Ask the Master Gardener: Chickens in the garden need coop, fence

By: Laurie Meyerpeter Placer County Master Gardener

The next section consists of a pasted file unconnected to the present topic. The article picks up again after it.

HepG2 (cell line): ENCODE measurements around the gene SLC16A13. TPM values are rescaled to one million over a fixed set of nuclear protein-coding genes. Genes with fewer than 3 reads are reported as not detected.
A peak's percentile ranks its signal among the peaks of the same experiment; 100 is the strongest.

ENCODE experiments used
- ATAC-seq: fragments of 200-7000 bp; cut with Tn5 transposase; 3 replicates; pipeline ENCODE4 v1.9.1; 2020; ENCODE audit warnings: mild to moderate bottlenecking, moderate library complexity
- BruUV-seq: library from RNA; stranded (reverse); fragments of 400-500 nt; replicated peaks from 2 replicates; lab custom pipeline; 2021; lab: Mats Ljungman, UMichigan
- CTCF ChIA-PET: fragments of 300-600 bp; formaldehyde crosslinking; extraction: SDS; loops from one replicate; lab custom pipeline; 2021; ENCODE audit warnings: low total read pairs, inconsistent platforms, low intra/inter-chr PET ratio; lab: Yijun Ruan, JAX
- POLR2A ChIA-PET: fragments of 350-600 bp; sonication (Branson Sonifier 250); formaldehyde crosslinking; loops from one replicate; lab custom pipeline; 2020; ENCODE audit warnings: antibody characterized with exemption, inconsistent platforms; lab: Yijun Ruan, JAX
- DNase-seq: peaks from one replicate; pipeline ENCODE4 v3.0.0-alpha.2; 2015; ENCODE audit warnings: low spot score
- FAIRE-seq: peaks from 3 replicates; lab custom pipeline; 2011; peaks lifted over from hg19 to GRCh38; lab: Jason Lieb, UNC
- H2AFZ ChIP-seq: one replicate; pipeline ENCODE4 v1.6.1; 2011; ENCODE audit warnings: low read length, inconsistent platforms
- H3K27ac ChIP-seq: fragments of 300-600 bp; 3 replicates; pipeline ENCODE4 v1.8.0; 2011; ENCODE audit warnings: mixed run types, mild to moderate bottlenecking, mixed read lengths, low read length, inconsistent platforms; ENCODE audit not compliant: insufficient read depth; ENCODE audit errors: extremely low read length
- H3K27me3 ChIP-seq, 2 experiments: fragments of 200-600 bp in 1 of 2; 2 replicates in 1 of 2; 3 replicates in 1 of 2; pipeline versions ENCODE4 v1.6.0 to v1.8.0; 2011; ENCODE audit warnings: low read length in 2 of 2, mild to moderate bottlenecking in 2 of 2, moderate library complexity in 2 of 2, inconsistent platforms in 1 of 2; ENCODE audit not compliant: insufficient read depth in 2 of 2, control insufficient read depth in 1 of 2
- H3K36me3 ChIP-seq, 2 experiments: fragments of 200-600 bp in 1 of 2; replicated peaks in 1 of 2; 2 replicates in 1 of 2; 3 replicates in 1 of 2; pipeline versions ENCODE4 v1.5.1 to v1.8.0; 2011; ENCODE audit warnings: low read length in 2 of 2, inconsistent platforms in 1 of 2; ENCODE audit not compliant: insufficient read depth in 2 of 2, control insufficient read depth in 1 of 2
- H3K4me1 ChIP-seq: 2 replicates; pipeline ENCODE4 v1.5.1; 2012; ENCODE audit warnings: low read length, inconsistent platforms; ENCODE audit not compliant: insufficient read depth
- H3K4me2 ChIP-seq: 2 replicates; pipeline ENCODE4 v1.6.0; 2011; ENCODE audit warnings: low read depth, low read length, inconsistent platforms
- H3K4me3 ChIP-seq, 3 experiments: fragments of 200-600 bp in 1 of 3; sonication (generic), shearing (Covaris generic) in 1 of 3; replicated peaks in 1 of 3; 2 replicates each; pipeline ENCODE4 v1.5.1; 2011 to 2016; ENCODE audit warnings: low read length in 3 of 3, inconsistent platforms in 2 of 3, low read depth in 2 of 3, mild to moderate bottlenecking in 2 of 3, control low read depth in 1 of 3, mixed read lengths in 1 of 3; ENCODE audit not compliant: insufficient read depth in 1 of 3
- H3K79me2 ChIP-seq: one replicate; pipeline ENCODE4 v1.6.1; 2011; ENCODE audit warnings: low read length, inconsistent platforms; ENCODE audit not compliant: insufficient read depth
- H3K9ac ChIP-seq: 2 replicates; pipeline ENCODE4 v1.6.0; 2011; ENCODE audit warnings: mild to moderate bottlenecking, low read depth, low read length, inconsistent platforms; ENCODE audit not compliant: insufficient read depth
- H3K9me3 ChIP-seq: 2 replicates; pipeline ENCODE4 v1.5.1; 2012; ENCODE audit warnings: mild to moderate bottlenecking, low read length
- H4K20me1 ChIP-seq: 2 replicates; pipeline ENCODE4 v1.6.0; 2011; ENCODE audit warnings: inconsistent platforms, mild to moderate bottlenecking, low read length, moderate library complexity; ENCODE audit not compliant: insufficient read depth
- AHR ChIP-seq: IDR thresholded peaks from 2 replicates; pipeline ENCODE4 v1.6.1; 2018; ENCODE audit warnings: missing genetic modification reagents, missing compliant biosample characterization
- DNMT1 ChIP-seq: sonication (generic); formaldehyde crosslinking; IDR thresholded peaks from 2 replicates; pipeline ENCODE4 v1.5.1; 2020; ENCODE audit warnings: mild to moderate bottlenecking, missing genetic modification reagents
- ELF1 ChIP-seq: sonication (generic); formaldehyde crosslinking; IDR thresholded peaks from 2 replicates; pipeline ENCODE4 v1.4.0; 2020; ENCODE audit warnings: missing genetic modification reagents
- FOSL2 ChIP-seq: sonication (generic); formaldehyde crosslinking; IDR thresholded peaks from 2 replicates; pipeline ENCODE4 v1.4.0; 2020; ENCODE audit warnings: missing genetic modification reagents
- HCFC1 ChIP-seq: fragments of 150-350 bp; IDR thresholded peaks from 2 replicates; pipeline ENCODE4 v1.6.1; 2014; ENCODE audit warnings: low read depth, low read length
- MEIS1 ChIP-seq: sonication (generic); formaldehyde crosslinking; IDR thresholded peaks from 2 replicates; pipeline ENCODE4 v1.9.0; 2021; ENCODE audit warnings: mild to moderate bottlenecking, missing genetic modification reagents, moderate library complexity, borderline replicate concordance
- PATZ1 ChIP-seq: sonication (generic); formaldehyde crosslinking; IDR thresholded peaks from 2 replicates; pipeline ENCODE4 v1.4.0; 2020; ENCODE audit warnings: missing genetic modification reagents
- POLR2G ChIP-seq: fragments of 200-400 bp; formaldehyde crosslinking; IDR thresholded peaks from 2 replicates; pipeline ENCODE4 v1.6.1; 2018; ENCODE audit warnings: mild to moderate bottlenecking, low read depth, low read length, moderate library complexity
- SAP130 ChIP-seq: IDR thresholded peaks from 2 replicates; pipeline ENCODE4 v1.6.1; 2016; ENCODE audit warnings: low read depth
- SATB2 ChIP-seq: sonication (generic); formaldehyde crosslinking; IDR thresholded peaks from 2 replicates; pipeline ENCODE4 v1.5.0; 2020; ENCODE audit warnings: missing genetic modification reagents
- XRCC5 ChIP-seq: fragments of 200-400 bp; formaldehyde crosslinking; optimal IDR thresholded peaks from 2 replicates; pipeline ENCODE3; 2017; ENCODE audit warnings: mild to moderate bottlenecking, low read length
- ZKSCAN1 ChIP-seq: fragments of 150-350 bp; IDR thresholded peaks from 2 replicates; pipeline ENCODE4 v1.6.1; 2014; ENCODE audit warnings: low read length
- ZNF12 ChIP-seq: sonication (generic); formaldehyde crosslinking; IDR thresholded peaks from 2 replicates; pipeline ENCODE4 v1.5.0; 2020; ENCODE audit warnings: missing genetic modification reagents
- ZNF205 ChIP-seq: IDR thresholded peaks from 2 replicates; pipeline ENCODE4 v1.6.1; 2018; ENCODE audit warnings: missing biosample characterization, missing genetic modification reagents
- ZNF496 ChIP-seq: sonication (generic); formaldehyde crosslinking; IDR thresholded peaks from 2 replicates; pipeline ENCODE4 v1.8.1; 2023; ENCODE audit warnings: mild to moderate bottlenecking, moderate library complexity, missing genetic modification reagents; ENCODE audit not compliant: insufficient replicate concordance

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Question: I just got chickens and I want to let them free-range in my yard. Is this practical or will they eat my garden plants? Answer: Chickens and gardens are not always a practical mix. While chickens do eat destructive garden pests and insects, add nutrients to the soil and can be beneficial to a garden; they can quickly become garden pests themselves. Chickens are destructive to plants primarily through their vigorous scratching for seeds and bugs and their tearing up of young seedlings or newly planted shrubs with their enthusiastic search for grubs and worms. They will also eat young seedlings, as well as low hanging fruit. There are several ways to combine chickens and gardens. First is to fence the chickens. Keep them in a tight coop with a run. A tight coop is a good idea anyway because it will keep them safe from predators at night. An outside run will allow them to scratch and peck and “be chickens” but in a confined area. A second method is to fence the garden, especially the vegetable garden. Sprouting seeds are highly sought after by chickens and young seedlings that aren’t eaten directly are often scratched completely out of the earth by happy hens and left to dry out in the sun. Fencing will also protect the garden from other pests like rabbits. Sometimes, late in the season when all plants are mature, the gate can be opened and under watchful eyes the chickens can be allowed to forage and eat bugs in the garden. In an ornamental landscape, newly planted shrubs may need protection as well. Freshly dug dirt and the accompanying worms can be extremely attractive to hens, and chickens have been known to uproot even larger plants with their vigorous scratching. A small circle of wire around the shrub is a good precaution until the shrub is established. The best method is a combination of methods. A good coop and run will keep chickens safe and keep them contained when new shrubs are planted, seeds are sown, and gardens are young. Fencing will protect plants not only from chickens but from other pests. And a combination of methods will allow you to have more control over both chickens and other pests, and at the same time allow the chickens to have occasional access into gardens for beneficial pest control but with your oversight and direction. Have gardening questions? Call the Master Gardener hotline at (530) 889-7388,